If we just stop at the level of “hearing” and do not proceed to “thinking,” then it is like we keep lining up at the soup kitchen, but we never go get a job. In that moment, the stomach fills up. But the next day, we get hungry again. Buddha can give us help to even go beyond the intellectual level, to the spiritual level, yet if we continue to return to the soup kitchen for bread, it feels so sad.

 

What We Ought to Seek From the Words of Buddha 

Then, beyond the step of “thinking,” there is “meditating,” just like there is spiritual help beyond the intellectual help. We can say that out of the three types of help, material-intellectual-spiritual, the spiritual help can further be divided into temporary help by “listening,” continuous help by “thinking,” and everlasting help by “meditating.”

Vivekananda was a saint who appeared in the 19th century in India under British colonization. In order to tackle the issue of poverty and discrimination, he had to put all of his energy into providing material and intellectual help (through welfare aid for the poor and through helping in the plagued areas, building hospitals and schools.)

In comparison, as we live in modern Japan, I think that we are getting to the point where we do not really need material or intellectual help as the first and foremost thing from Buddha or from Yoga. If that is so, then we should really seek help from Buddha as he originally intended it to be. Not only remaining at “hearing,” but continuing on to “thinking” and further leading to meditation—that is the salvation that is continuous and everlasting. The time is now. Now is the time to truly know Buddha.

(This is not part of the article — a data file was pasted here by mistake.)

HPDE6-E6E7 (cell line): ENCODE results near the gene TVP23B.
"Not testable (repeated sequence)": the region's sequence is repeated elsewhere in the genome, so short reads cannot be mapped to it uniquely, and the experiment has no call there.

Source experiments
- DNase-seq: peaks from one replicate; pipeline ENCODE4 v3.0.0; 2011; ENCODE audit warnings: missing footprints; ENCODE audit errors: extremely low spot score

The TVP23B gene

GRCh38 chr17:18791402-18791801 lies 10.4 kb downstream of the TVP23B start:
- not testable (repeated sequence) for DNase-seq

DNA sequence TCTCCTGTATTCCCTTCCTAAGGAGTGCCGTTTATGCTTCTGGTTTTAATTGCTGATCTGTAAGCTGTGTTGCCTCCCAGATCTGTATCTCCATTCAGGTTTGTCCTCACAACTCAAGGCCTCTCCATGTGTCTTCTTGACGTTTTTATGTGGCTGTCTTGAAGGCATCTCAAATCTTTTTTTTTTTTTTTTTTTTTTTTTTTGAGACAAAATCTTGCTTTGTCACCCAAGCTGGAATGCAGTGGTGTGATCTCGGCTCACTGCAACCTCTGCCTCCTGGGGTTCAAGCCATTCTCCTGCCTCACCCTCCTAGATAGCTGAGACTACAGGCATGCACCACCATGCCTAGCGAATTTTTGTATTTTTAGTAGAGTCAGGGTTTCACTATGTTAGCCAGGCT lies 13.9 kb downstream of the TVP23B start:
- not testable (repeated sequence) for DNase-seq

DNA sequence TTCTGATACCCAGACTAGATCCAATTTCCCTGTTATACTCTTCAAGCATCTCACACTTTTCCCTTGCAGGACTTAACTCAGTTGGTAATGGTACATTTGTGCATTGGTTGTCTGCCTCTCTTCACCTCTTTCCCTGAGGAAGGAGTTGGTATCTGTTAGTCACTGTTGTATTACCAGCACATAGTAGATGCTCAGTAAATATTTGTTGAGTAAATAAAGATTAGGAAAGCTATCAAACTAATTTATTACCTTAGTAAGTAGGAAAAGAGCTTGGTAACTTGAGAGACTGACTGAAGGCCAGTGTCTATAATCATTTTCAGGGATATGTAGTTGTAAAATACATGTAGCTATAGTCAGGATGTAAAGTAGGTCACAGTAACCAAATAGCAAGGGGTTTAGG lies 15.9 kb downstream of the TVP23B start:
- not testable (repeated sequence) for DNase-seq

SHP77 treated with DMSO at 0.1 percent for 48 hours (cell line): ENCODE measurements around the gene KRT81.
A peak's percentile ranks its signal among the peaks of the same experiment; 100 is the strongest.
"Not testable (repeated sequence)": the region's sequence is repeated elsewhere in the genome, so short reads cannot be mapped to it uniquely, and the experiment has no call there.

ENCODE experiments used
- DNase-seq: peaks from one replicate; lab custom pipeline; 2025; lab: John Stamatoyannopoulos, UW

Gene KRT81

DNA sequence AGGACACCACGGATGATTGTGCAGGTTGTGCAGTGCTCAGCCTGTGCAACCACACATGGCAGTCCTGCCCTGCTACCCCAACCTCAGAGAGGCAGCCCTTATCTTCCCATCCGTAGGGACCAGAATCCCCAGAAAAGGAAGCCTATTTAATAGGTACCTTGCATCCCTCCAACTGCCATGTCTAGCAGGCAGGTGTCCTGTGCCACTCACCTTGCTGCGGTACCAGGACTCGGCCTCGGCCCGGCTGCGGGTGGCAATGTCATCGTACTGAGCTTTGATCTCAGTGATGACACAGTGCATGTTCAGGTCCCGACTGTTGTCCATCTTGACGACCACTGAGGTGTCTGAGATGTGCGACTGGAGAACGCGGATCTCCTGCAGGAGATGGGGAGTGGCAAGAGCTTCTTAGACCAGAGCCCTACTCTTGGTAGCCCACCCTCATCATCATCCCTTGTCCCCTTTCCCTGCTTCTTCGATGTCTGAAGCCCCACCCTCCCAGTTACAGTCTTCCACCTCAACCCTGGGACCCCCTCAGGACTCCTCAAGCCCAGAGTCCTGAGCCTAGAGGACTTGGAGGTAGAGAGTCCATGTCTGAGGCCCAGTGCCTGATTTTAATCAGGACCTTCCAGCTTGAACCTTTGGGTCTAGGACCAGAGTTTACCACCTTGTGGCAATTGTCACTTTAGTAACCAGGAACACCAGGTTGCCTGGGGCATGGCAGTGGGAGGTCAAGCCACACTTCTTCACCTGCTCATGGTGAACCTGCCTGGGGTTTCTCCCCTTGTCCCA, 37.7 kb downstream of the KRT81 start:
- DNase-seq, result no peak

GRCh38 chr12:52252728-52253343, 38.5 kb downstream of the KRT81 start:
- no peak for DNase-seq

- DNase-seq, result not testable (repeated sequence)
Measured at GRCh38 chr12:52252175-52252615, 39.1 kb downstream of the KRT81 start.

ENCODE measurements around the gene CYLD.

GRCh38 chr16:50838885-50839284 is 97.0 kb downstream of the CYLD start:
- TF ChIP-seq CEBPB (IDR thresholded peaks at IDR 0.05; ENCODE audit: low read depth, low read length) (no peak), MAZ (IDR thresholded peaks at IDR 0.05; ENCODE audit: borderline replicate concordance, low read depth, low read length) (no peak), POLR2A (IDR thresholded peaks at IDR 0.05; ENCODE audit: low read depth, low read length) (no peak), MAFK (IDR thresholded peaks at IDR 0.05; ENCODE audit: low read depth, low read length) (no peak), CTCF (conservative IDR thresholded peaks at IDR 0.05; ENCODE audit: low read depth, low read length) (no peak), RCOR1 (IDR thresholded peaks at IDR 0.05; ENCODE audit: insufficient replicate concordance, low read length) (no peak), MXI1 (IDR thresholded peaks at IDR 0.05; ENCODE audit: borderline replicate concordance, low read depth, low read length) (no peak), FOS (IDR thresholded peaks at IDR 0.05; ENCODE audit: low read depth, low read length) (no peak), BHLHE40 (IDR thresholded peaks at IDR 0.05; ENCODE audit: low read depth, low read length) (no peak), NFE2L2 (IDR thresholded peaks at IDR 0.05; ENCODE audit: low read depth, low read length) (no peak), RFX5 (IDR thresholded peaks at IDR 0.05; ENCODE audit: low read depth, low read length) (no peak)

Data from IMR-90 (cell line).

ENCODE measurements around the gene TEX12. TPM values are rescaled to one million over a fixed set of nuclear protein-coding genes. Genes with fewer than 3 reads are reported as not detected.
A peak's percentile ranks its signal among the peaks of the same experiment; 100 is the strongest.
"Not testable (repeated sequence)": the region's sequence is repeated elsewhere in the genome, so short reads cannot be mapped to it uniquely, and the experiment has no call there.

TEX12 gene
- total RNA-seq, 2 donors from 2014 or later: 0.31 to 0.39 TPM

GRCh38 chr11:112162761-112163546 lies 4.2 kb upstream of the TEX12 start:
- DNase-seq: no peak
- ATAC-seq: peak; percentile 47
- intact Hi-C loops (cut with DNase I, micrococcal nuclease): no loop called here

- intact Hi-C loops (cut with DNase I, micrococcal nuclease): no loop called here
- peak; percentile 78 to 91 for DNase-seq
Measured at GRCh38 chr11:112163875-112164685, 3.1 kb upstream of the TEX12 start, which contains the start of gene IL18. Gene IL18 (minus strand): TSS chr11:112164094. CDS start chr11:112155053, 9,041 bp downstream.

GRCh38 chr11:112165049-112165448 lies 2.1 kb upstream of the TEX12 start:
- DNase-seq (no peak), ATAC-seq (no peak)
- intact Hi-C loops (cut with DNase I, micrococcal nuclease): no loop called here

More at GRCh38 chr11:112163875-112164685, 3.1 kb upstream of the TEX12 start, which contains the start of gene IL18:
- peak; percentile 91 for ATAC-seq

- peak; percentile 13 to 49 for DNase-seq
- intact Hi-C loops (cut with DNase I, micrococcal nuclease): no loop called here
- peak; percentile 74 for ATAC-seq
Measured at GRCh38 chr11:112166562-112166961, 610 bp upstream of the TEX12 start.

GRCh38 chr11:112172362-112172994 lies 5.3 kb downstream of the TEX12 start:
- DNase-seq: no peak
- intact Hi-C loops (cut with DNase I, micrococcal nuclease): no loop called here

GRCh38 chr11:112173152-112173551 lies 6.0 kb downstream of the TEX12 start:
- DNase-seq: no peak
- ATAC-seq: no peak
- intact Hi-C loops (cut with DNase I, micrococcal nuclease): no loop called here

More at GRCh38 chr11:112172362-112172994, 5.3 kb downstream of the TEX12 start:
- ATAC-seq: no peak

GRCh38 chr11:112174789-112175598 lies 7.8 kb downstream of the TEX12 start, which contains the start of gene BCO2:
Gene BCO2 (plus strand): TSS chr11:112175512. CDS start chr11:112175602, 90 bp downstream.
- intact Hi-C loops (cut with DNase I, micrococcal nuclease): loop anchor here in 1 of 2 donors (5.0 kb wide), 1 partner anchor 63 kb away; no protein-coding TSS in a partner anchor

Sanatana
Translation of the Mahayogi Mission blog in Tokyo, October, 2015

Echo from The Cave: 74

Thursday March 15, 2018    NYC

ANNOUNCEMENT:
Today, we celebrate our newest publication,
the English translation of
Seeking Truth: Memoirs of a Yogini


written by one of Shri Mahayogi’s disciples in Kyoto,
Mirabai

A non-fiction account of a seeker who embarked on a quest to find the purpose of life,
then met a Yogi,
and came to experience the Truth firsthand.

Part I contains her memoir and Part II contains the teachings of Yoga.

*

The book is available to purchase online
Softcover: 240 pages
Size: 4.25″ x 6.75″
©2018 MAHAYOGI YOGA MISSION
ISBN 978-0-9663555-4-3

Echo from The Cave: 73

Saturday March 10, 2018    NYC

Announcement:
SHRI MAHAYOGI WILL VISIT TAIPEI,
TAIWAN IN MARCH!

Schedule of Satsangha:

● 3/22(Thu)19:30 @SPACE YOGA
● 3/24  (Sat)    14:30 @JOYFUL LIVING
● 3/25(Sun)14:30 @JOYFUL LIVING
● 3/27(Tue)19:30 @JOYFUL LIVING

May this coming visit to Taiwan awaken in the hearts of the people their inherent yearning for Truth, for Yoga, and may those who have had the great blessing of meeting Shri Mahayogi already carry that seed of Truth in their own hearts and spread it far and wide, to the people of Taiwan and beyond!

For more informationt: taiwan.yoga.sangha@gmail.com
http://taiwanyogasangha.blogspot.com

 

Editor’s Note: Pranavadipa Volume 40 

Satsangha at Joyful Living, Taipei 2017

Graciously responding to the request of disciples and seekers in Taiwan, Shri Mahayogi will soon visit Taipei. The first time he visited Taiwan was in May 2017, so this will mark his third visit within one year! Surely the people of Taiwan must truly hunger for the Truth in order for the yearning of their hearts to draw the Master back once more this year.